As we discussed in our previous article, people living close together can set its challenges for a good night’s sleep. Unfortunately, the same goes with the daytime peace and calm as well. In fact, the soundscape surrounding urban people’s living quarters, a.k.a. neighbourhood noise is one of the more easily forgotten but even more significant stressors in our lives.
Modern urban people juggle with a humongous amount of different sensory stimuli. Often it isn’t even directed at us but manages to put a strain on us all the same. Possibly the best example is the excessive noise pollution that inevitably comes with the territory of a big and complex urban living structure.
In this article we’ll investigate neighbourhood noise, how it affects us, and what can be done to cope with it.
- Neighbourhood noise not new
- Times they are a-changing
- Neighbourhood noise now
- The effects of neighbourhood noise
- How to cope with neighbourhood noise?
Neighbourhood noise not new
Is it any wonder that every now and then you can hear someone say, “I wish I could have lived in another century” or “times were simpler back in the day”? The spirit behind these utterances stems from the fact that we know we are bombarded with more than we are meant to. A big part of this being excessive noise.
But people have lived in civilized communities for ten thousand years and in tight packs even before that. Surely, they had to experience noise disturbance from each other already back then. How is it any different?
To many, human life centuries or millennia ago recalls a more agricultural way of life and being more in touch with nature. With this it’s easy to forget that even today, living in rural or natural areas, and enjoying greater quietude, is still possible. Urbanization has of course shifted the focus of life to the cities but even still to compare the urban lifestyle and its noisiness to past times, we need to compare them to the city living of the past.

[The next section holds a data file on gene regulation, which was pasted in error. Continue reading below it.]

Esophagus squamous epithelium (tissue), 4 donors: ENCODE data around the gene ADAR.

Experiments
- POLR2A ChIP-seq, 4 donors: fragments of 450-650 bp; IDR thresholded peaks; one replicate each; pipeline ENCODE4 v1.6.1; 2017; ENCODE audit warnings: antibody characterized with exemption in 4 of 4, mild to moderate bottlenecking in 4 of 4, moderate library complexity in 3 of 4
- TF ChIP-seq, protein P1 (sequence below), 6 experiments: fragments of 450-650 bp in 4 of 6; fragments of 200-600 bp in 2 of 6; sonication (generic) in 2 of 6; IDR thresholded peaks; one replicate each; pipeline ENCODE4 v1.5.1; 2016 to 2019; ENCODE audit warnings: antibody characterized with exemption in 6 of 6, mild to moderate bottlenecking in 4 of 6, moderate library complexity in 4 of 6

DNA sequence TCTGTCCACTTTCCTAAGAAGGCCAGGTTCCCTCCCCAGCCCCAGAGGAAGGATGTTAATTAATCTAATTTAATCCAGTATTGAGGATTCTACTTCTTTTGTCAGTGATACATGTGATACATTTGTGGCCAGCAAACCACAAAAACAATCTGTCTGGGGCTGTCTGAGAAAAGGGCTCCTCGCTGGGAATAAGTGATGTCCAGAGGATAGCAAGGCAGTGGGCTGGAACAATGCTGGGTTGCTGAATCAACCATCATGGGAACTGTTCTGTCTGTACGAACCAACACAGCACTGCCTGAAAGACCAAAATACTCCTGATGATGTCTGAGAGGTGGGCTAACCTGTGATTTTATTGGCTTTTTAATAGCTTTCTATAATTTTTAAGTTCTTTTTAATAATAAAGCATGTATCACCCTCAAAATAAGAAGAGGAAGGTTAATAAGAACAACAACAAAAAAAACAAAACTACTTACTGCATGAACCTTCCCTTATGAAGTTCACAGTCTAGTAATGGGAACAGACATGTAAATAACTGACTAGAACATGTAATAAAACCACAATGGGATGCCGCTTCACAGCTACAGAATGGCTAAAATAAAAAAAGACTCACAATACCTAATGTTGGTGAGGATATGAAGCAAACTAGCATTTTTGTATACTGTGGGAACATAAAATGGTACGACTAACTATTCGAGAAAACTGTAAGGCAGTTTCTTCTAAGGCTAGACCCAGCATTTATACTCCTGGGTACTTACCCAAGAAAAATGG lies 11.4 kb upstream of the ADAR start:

As such there is no doubt the surrounding noises have every once and a while become disturbing even in the homes of the early human civilization. Especially when practically, everything was done manually in a tightly packed community, in and around dwellings that most likely left much to be desired in regards of insulation.
Times they are a-changing
Neighbourhood noise probably got even worse throughout the pre-industrial advancement. This is just one example of the extreme hardship of life that the longing for bygone times often doesn’t take into consideration. By the way, still think you should be annoyed by your upstairs neighbour’s heavy footsteps, or in fact be thankful that you are not living in the 17th century next door to a blacksmith?